Medication can strengthen you once you find the right 1 for you and get to the right dosage.
This extra help will enable a person to more easily start and/or progress in therapy.
Therapy is not just about sitting down and talking, going to weekly or bi- monthly sessions might be very tiring and strenuous.
Especially Behavioral Therapies are very hard, but they also do help.
This is why medications can help you, ideally combined with a surrounding that offers you support.
When You Consider Taking Medication.
In order for your doctor to be able to adapt your medication as good as possible to your needs, it is helpful to inform her/him about the following.:
- Which other medications you are taking ( Never combine medications without asking about their interaction.).
- Your past Medical History.
- Possible changes in your life, such as planning to have a baby.
- After some experience with the medication, tell about the possible side- effects you might be experiencing.
- In all, be as clear as possible as to how the medications are affecting you.....
Some questions the "U.S. Food and Drug Administration (FDA) and professional organizations" suggest you/a family member to ask the doctor.:
- What is the name of the medication, and what is it supposed to do?
- How and when do I take it, and when do I stop taking it?
- What foods, drinks, other medications, or activities should I avoid while taking the prescribed medication?
- What are the side effects, and what should I do if they occur?
- Is there any written information available about the medication?
Any change concerning your medication should always be discussed with your doctor.
Basic Information About Medication.
|Basic Information About Medication.|
|BRAND name||GENERIC name||OTHER names||MANUFACTURER'S site||Recommended DOSAGE *|
|Anafranil.||Clomipramine.||None.||Manufacturer's Site.||Up to 250 mg/day.|
|Celexa.||Citalopram.||None.||Manufacturer's Site.||Up to 60 mg/day.|
|Luvox.||Fluvoxamine.||None.||Manufacturer's Site.||Up to 300 mg/day.|
|Paxil.||Paroxetine.||None.||Manufacturer's Site.||40-60 mg/day.|
|Prozac.||Fluoxetine.||None.||Manufacturer's Site.||40-80 mg/day.|
|Zoloft.||Sertraline.||Serlain.||Manufacturer's Site.||Up to 200 mg/day.|
*Most people need a high dosage to obtain some anti- obsessional effects. The dosages are what may be needed, but they are a guideline, not a rule. Some patients that didn't respond to the highest dosages have surprisingly benefited from taking extremely low doses, like 5-10 mg/day of Prozac or 25 mg/day of Anafranil.
When You Consider Changing Dosages.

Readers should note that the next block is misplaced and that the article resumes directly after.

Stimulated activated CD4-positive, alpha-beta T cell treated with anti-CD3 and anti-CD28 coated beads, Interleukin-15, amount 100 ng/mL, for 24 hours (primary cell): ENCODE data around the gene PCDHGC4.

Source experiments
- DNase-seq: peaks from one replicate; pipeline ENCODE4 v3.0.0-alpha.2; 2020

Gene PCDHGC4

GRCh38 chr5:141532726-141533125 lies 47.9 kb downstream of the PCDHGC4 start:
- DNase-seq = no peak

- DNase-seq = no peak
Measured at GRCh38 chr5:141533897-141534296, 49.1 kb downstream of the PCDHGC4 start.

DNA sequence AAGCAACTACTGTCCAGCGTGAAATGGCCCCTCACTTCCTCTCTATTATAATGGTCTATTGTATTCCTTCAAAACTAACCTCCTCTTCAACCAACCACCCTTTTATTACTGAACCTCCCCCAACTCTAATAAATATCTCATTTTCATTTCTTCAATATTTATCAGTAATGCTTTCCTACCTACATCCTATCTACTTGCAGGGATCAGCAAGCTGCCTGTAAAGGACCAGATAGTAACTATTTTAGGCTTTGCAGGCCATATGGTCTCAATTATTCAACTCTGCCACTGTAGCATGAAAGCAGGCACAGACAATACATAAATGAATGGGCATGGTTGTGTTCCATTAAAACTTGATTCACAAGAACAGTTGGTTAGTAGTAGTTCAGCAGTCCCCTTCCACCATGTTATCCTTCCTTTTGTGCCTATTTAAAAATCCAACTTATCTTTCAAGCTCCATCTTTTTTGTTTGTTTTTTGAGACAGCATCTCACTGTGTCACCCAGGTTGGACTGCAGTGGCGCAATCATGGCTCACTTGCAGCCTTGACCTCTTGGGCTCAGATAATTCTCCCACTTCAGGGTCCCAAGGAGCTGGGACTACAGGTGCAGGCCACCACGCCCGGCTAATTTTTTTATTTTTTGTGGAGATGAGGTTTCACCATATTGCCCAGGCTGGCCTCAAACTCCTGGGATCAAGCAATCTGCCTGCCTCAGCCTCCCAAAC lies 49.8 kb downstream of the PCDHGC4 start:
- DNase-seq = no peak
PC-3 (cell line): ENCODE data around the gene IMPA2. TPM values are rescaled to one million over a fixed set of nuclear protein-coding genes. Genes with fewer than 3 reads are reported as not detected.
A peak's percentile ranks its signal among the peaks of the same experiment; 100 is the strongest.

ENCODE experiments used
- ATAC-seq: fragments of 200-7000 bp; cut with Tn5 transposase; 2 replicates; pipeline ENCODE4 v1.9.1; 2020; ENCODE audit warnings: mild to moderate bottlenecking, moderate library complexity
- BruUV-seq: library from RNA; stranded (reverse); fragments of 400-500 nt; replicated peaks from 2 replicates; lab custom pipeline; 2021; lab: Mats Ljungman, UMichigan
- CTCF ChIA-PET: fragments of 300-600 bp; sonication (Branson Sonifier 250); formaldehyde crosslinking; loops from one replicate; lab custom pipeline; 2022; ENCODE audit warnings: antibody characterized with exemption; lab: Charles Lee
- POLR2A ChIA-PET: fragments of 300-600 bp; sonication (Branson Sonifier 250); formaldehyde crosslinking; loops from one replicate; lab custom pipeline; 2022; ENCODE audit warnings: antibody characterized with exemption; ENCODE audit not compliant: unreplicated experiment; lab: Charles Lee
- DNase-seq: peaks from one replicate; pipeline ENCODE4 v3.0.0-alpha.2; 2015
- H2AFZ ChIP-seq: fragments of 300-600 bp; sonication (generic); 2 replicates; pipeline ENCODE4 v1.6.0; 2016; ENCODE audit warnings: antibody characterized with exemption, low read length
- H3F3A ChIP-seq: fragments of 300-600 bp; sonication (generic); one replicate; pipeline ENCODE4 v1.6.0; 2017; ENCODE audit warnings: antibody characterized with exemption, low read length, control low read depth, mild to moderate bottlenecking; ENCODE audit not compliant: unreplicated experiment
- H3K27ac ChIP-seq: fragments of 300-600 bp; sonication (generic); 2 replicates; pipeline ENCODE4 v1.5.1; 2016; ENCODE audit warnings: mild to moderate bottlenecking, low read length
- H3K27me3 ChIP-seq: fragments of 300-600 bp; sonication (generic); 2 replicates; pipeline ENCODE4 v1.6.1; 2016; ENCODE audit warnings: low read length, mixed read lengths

Besides reasons for taking your medication, we all have
our reasons for wanting to stop taking them or to just not start on them.
But any changes considering the medications you do take, should be discussed with your psych. Don't assume you know best because you are the 1 who has OCD. Because although this is likely making you an expert in certain aspects of OCD, namely the part of having it, a doctor is also more likely to be more of an expert as to knowing what and how much you should take.
You wouldn't tell a mechanic how to fix your car either, why else would you have brought it in, just to keep economy going?
What you can do is have them tune the medications so they work best for you, so voice your opinions, your doubts/discomfort and concerns.
If you have questions, ask them.
Once you find a doctor you believe is capable, try and trust her/him. As a patient you have the right to let them know what you feel or think about certain decisions but at a certain point you will have to hand control over to them.
So, that is 1 reason to not mess with taking medication, the fact that we are not trained medical doctors.
But there is another reason, it has been found that when people stop taking their medications, coming back on them may not always show the same efficiency. Which is a real shame if they helped you in the 1 st. place. Having said this, the percentage of people to which this happens is not very high and only since recent years have people started to encounter this more regularly, but this is still something to be taken in consideration.
There are several understandable reasons for reducing the dosage or stopping your medication,
actually every reason is understandable, just that they are not all as reasonable.
Just don't self medicate!
So How Efficient Are These Medications?